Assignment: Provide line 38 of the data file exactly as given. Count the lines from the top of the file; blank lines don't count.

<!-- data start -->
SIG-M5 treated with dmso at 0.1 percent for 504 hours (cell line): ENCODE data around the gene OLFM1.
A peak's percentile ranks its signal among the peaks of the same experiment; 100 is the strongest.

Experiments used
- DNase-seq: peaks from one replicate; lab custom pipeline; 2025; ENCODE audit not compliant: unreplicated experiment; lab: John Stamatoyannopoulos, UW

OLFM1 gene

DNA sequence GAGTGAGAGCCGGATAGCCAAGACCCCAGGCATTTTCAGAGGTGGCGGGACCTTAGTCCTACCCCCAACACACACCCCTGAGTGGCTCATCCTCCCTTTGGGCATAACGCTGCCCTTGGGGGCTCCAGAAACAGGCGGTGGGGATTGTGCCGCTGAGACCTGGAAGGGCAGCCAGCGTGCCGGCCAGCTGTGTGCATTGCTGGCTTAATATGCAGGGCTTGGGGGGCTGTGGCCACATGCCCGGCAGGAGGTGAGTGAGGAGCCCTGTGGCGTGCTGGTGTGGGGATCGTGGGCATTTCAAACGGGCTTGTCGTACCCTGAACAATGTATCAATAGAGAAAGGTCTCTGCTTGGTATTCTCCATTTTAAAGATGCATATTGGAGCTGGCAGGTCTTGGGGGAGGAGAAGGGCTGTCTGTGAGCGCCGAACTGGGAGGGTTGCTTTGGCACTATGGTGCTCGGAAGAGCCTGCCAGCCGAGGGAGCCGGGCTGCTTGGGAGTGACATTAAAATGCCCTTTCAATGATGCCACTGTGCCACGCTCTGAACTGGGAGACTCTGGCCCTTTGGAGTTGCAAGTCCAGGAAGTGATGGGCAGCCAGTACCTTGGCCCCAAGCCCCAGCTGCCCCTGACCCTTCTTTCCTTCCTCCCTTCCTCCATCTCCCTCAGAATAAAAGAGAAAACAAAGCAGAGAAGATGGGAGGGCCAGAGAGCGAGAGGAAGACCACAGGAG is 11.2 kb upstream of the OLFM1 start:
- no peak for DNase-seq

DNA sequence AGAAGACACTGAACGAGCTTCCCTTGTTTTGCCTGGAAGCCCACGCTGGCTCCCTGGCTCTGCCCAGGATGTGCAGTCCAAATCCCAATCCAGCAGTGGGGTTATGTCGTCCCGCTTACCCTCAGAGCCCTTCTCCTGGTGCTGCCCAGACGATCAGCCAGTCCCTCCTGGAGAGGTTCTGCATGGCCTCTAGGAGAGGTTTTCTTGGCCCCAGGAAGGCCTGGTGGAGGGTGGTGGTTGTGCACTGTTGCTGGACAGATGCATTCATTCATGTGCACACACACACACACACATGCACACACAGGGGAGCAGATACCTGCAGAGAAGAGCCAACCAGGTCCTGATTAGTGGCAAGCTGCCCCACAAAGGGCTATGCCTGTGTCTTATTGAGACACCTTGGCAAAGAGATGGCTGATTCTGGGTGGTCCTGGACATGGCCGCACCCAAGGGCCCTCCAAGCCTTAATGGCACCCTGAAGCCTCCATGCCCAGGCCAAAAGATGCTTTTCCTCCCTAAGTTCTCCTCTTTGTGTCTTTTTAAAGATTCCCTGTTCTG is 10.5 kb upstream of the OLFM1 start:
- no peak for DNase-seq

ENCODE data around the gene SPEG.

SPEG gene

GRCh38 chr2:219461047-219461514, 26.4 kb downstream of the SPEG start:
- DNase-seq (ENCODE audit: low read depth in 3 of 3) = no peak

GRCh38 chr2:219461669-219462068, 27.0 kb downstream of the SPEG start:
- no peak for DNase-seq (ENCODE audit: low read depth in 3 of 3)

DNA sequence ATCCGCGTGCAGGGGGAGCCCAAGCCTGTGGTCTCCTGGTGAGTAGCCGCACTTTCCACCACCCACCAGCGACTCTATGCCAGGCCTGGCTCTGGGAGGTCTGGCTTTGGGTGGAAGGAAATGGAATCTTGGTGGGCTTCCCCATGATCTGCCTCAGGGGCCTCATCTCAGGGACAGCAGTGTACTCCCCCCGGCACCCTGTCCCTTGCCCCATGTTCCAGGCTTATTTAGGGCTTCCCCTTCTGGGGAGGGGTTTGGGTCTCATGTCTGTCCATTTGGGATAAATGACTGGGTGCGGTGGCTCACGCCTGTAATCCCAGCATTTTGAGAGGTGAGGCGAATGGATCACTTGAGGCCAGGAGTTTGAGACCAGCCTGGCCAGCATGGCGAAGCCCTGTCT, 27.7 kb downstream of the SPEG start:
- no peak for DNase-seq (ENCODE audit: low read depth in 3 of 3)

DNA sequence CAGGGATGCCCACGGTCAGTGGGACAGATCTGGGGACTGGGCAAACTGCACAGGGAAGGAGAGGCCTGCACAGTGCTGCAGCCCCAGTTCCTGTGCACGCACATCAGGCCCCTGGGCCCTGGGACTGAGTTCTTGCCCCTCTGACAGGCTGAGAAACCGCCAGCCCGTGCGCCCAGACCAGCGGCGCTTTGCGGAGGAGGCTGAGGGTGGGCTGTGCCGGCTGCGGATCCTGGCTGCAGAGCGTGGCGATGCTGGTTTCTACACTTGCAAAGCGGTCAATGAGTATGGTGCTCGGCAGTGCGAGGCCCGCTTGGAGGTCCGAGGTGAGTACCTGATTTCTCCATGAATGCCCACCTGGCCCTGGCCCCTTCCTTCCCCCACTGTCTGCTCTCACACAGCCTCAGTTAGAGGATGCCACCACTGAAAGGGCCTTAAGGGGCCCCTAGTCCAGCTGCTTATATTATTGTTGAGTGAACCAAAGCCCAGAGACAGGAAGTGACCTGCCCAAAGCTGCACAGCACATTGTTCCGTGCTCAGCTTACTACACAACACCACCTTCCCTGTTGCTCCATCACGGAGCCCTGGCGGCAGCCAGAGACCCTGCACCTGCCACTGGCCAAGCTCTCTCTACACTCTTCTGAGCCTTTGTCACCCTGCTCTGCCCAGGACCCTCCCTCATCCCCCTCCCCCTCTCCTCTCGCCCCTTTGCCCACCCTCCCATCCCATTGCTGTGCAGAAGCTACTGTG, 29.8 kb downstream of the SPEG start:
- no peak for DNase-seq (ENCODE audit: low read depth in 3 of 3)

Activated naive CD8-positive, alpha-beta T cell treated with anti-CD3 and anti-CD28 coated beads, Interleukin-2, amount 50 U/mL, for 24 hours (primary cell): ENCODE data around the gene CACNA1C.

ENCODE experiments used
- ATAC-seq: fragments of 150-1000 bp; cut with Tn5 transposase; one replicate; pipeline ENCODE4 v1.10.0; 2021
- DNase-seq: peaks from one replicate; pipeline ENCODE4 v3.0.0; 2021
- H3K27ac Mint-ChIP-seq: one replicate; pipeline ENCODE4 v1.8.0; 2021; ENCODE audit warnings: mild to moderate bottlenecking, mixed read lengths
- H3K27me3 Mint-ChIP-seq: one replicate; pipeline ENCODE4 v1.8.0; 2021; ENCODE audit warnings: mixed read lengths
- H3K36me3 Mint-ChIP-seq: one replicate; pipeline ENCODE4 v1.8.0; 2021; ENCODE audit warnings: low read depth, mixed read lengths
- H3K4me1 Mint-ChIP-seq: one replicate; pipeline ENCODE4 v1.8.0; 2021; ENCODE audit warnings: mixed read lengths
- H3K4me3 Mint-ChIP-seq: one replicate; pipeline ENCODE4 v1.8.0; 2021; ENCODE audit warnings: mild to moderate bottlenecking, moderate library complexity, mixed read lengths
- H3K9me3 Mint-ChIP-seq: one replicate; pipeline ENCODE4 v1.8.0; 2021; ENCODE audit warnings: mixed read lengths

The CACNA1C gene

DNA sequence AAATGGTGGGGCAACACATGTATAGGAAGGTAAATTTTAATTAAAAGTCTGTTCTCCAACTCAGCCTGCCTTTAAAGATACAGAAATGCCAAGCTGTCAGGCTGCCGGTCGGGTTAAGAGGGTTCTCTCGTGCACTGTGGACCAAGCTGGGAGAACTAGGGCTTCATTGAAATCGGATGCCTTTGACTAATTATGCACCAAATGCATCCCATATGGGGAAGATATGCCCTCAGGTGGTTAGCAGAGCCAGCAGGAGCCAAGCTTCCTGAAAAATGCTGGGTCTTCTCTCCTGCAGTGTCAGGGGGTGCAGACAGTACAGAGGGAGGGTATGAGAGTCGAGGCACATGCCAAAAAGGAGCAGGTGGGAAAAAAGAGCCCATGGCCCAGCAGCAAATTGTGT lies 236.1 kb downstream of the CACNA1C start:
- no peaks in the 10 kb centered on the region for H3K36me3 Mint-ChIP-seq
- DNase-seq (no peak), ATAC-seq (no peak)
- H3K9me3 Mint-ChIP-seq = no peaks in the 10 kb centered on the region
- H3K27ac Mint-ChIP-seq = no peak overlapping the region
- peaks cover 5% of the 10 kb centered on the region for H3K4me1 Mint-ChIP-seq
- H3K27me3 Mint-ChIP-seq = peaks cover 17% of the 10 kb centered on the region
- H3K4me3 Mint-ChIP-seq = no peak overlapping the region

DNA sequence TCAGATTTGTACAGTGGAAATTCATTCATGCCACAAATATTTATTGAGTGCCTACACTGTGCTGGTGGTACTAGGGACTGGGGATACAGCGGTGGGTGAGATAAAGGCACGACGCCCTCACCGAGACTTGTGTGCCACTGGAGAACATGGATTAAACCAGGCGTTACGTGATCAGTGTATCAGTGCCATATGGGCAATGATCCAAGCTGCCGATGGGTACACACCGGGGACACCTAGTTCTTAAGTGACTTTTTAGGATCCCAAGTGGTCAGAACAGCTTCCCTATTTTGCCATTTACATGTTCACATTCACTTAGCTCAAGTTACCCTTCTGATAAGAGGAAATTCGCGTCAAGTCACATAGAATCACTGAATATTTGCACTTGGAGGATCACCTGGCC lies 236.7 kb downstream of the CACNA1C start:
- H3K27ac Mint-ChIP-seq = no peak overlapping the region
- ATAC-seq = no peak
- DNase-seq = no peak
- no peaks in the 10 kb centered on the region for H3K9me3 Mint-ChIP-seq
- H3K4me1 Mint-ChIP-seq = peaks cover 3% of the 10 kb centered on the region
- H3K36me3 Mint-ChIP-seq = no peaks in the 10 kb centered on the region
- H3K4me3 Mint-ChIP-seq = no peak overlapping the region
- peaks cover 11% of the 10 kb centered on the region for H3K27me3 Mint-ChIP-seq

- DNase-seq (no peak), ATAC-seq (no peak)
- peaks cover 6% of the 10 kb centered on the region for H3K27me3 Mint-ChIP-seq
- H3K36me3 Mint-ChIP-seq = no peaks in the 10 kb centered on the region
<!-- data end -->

- H3K4me3 Mint-ChIP-seq = no peak overlapping the region